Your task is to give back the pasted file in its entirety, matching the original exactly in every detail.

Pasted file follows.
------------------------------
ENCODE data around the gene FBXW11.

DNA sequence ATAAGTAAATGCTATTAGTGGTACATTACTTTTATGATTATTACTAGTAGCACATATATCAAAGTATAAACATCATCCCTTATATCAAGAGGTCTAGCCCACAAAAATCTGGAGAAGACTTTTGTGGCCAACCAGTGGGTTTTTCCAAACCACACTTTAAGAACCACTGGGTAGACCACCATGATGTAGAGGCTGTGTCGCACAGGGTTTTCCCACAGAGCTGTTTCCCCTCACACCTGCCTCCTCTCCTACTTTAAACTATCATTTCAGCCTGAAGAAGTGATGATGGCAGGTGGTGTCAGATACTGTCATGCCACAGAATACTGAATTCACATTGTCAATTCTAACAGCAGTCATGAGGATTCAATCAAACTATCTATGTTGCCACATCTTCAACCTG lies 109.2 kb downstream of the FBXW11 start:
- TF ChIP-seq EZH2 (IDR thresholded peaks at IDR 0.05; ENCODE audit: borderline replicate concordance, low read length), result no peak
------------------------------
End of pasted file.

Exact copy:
ENCODE data around the gene FBXW11.

DNA sequence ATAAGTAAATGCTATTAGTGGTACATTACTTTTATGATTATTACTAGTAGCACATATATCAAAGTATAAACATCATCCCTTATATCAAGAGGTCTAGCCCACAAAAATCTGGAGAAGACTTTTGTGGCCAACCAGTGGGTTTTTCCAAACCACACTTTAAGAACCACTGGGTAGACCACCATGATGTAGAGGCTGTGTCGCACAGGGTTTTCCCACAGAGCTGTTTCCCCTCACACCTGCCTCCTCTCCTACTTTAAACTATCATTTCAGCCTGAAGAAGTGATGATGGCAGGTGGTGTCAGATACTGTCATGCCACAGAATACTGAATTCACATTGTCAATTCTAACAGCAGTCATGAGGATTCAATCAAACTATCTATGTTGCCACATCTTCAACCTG lies 109.2 kb downstream of the FBXW11 start:
- TF ChIP-seq EZH2 (IDR thresholded peaks at IDR 0.05; ENCODE audit: borderline replicate concordance, low read length), result no peak